Rust and Bone [Review]

[With the release of Jacques Audiard’s new film, The Sisters Brothers, I have decided to republish my review of his best film, Rust and Bone.]


Dear Rust and Bone,

Certain films create a sense of loss and uncertainty in the viewer. The average film puts a bomb under a seat, sets a hero to defuse the bomb and throws obstacles in his way. This ticking clock plot gives us a mooring in the story, helps us know where we are, aids us in understanding the places we still have to go and the objectives which still need to be accomplished. But then there are the films that set us amidst characters who are enigmatic, who we have to work to understand, who create moments and repercussions which have no simple resolution.

Rust and Bone, you are such a film, and as such discussing your successes and virtues is something of a conundrum. As the story of two lost souls drawn into one another’s orbits and brought into a collision course, you’re a gripping and compelling character study. As an arc that an audience can follow and understand, you work to a point, but the bulk of your time is spent in a haze of peaks and valleys of emotional deliverance that ends up creating an almost wearying sense of loss and uncertainty. Is this a credit or a detriment to your artistry? I suppose that depends on what the audience expects from you. You are not a romantic comedy, nor a romantic drama. You are a human drama, charting the exact nadir of experience at which an otherwise damaged and irreclaimable person may find reconciliation with their own soul.

Ali is a strongman who journeys with his young son to a coast of France in order to begin a new life. A former kickboxer, Ali takes jobs that capitalize on his physicality. While working as a bouncer, Ali comes to the aid of Stephanie, a woman whose love of flirtation lands her on the wrong end of a vicious altercation. Ali takes her home, leaves and impression, but then moves on with his life, rising from bouncer to security guard. Stephanie, meanwhile, goes to her job as a whale trainer at Marineworld, where she is involved in a freak accident that leads to the loss of her legs.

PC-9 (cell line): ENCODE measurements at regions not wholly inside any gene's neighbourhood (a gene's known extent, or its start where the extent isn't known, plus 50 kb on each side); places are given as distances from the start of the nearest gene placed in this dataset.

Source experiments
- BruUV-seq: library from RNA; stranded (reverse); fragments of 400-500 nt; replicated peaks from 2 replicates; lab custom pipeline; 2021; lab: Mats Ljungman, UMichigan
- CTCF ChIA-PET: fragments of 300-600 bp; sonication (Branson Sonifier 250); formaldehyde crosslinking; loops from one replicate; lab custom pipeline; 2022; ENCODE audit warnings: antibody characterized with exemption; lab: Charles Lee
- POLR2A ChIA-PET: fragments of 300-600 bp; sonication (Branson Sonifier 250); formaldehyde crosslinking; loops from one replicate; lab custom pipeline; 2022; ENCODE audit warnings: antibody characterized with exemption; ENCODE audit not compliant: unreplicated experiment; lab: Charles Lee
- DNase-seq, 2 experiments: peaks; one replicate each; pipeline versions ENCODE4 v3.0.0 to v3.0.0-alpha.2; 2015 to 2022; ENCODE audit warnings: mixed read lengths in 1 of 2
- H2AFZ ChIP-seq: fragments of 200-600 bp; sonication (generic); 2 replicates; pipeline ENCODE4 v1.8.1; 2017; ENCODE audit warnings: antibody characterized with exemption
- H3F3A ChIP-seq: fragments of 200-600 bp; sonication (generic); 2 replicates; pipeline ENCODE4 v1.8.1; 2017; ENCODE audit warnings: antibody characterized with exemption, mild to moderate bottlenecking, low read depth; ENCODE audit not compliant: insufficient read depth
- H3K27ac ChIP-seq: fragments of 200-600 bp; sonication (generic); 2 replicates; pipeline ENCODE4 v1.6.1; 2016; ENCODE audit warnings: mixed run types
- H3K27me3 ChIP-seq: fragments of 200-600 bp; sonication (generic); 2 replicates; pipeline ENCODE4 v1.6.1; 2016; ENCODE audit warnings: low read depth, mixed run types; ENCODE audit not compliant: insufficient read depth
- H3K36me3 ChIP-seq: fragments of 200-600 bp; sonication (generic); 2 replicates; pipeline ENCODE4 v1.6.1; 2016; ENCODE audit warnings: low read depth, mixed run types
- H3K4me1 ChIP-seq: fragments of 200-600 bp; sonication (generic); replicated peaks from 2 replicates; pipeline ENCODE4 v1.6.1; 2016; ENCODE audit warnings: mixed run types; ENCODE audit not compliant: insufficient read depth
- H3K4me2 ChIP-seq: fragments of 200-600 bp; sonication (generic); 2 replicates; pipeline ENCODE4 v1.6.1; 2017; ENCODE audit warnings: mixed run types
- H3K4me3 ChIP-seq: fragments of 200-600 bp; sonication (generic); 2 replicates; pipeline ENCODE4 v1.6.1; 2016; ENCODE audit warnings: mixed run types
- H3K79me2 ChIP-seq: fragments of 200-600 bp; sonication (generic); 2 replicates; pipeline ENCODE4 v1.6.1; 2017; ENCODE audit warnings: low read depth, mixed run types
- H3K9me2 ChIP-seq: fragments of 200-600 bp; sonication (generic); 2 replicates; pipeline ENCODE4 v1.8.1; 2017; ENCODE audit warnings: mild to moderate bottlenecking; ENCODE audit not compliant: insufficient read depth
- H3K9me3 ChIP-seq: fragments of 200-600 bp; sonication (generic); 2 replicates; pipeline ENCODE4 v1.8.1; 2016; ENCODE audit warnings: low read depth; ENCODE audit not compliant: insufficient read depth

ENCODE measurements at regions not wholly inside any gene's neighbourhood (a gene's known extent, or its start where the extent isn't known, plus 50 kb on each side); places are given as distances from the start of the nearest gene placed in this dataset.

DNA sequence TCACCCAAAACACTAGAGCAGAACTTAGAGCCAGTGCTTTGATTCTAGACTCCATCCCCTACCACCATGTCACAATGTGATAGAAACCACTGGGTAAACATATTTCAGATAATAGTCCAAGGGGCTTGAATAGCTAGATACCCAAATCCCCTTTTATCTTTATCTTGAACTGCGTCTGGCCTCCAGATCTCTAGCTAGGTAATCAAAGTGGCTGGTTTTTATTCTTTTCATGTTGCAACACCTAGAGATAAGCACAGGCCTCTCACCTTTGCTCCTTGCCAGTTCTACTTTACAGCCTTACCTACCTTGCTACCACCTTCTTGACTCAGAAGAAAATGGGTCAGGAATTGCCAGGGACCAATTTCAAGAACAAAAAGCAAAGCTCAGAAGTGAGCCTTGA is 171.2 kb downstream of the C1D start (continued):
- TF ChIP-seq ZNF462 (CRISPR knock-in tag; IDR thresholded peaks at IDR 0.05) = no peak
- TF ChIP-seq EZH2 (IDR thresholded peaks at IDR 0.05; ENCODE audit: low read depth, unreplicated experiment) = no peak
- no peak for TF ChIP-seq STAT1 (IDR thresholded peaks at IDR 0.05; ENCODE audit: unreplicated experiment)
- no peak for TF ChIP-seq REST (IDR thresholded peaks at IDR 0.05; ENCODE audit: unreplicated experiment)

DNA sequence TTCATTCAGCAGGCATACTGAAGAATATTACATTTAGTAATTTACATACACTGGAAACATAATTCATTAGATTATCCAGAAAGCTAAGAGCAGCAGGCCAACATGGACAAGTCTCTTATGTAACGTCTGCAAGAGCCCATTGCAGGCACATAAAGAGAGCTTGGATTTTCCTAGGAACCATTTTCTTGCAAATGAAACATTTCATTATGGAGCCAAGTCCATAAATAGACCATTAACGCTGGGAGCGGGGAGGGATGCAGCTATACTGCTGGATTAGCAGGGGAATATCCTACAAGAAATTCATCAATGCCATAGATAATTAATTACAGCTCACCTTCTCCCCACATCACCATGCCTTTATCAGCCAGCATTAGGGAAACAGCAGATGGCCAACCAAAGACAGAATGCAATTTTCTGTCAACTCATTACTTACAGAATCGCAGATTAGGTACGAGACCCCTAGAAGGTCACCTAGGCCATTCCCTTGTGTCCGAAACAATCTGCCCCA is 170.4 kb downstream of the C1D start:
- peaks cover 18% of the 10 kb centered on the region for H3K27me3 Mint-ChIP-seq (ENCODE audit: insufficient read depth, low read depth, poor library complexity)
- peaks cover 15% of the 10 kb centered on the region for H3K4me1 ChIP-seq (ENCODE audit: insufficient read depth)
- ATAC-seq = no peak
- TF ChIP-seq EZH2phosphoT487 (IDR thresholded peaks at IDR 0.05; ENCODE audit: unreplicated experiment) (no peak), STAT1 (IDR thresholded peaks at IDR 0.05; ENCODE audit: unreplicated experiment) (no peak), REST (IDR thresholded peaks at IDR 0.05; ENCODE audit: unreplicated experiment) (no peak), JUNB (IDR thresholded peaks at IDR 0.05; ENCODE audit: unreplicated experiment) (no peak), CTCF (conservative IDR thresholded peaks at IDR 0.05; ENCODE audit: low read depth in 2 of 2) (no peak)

The emotional and existential torpor that Stephanie goes through is enough to film an entire lesser film, yet in Marion Cotillard’s performance we are given none of the histrionics that would otherwise result. Hers is a quiet, all-consuming grief and confusion which slowly erodes the flirtatious and energetic woman that she was before. Yet, for no reason either of them could pinpoint, she reaches out to Ali. They spend a day together, and unlike almost anyone else in her life, Ali doesn’t defer to her condition, but rather expects of her the same things he would expect from anyone else. They go out to the beach, swim and sunbathe, and all the while Ali treats her as though she were any other person, something which helps her to begin to feel whole again.

Your story takes place over the course of untold numbers of months, as the waltz of Ali and Stephanie’s friendship changes both of them for the better, though never toward the wholly good. Ali retains his fierce physical presence, allowing his frustrations and anger to express themselves in massive displays of violence. Even his good moods are punctuated by an unrelenting force of physical expression. This leads to a number of harsh and terrifying moments which serve to underline the flimsiness of his progression towards being a good father, a thoughtful friend, and possibly something more.

There are moments of sublime beauty in your tale, both in the world of nature and in the world of our characters. Your direction, by Jacques Audiard, is beyond reproach, and the script by him and Thomas Bidegain leaves plenty of room for character grace notes and expressions that relate whole worlds of feeling. Time and action become chords in a rich harmony of life viewed through an unedited gaze. There is no sign post pointing us toward the moment we will find completion or at least contentedness in our lives. Neither should there be such a sign post in a movie that hews so closely to reality and the way in which obstinate people are forced to either rise or fall.

So what does all this mean? I’ve praised your emotional complexity and richness. I’ve spoken about your visual splendor. I’ve also said that your meandering and repetitive narrative is both true to life and could yet lead to anxiousness in an unprepared audience. How to wrap up my feelings on a film which gets such heartfelt recommendations and yet still requires a disclaimer of such magnitude?

I can say this: you feature, at a centerpiece moment, a pop song which could no doubt have been employed using solely its literal meaning, though in the most crass and base way possible. This song extols individuality and the need to express oneself, and in a far lesser and more blunt film would have found saccharine earnestness in its use. You, meanwhile, give the music a surprisingly resonance for the character, creating a moment of strangely ecstatic, personal joy. The moment begins strangely comic – merely from the presence of the song – then escalates into ethereal purity. A character moment that defines what you do best.

For anyone who has the patience and the curiosity to examine the complexities of what humanity is able to overcome and endure, you are a treat of stellar proportions. A film not to be missed, and to be eagerly revisited.

With unwavering respect,

Brian J. Roan